About suffering he was never wrong,
Rufino Tamayo; how well he understood
its human position; how it takes place
while someone else is eating a watermelon
or opening a window or smoking a cigarette—
how, while the middle-aged are reverently,
passionately, trapped by their terrors,
there is always a girl who escapes,
clutching her hoop in open air.
Tamayo never forgot
that a star-crossed cosmos must run
its course anyhow on Earth—
an untidy spot, where the dogs of war
go on with their slaughter,
and dive-bombing birds
chase innocents into the trees.
In Cow Swatting Flies, for instance—
how the beast, monumental,
deliberately turns from disaster;
any distant, forsaken cry
is an unimportant failure;
the sun shines as it must
on green aloe and pyramids of dirt;
and the flies who smell something
amazing, a cow’s behind,
have nothing to do but dodge
that whirring, propeller-like tail.
In 2007, there was a monumental exhibition of Rufino Tamayo’s works at the Santa Barbara Museum of Art. I was among a group of poets invited to write about the art and take part in a public reading at the museum. “Cow Swatting Flies” was especially well received. As I returned to my seat, I passed by Luis Leal, a distinguished professor of Chicano Studies at UC Santa Barbara and a living legend. He gave me a nod of approval which I treasure to this day.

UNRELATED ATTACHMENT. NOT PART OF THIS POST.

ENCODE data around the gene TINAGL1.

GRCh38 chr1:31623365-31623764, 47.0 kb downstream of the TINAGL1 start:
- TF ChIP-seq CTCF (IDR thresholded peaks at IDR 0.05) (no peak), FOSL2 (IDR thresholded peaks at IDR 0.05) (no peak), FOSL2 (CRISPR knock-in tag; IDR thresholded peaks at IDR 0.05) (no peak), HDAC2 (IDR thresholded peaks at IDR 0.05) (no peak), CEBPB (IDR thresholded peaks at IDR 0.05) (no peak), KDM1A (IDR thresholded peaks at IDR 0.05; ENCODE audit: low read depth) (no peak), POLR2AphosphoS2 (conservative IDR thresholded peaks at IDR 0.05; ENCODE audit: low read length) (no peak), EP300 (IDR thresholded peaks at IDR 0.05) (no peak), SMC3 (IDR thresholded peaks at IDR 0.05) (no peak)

A California resident and poet for more than 40 years, Cynthia Anderson is the author
of eleven books, most recently a collection of haiku and senryu entitled Full
Circle (Cholla Needles, 2022). Her poems have been published widely in journals
and anthologies, and she has received multiple nominations for Best of the Net and
the Pushcart Prize. In 2020, she took up short-form poetry including haiku, senryu,
cherita, haibun, and split sequences. Her recent work focuses on the natural world
and her family history.
Cynthia is co-editor of the anthology A Bird Black As the Sun: California Poets
on Crows & Ravens (Green Poet Press). She makes her home in the Mojave Desert
near Joshua Tree National Park.
Author’s website: www.cynthiaandersonpoet.com
Formerly Known as Ion, haibun by Cynthia Anderson which was
nominated by MacQ for the Red Moon Anthologies, and selected for publication in
Contemporary Haibun 17 (Red Moon Press, 2022).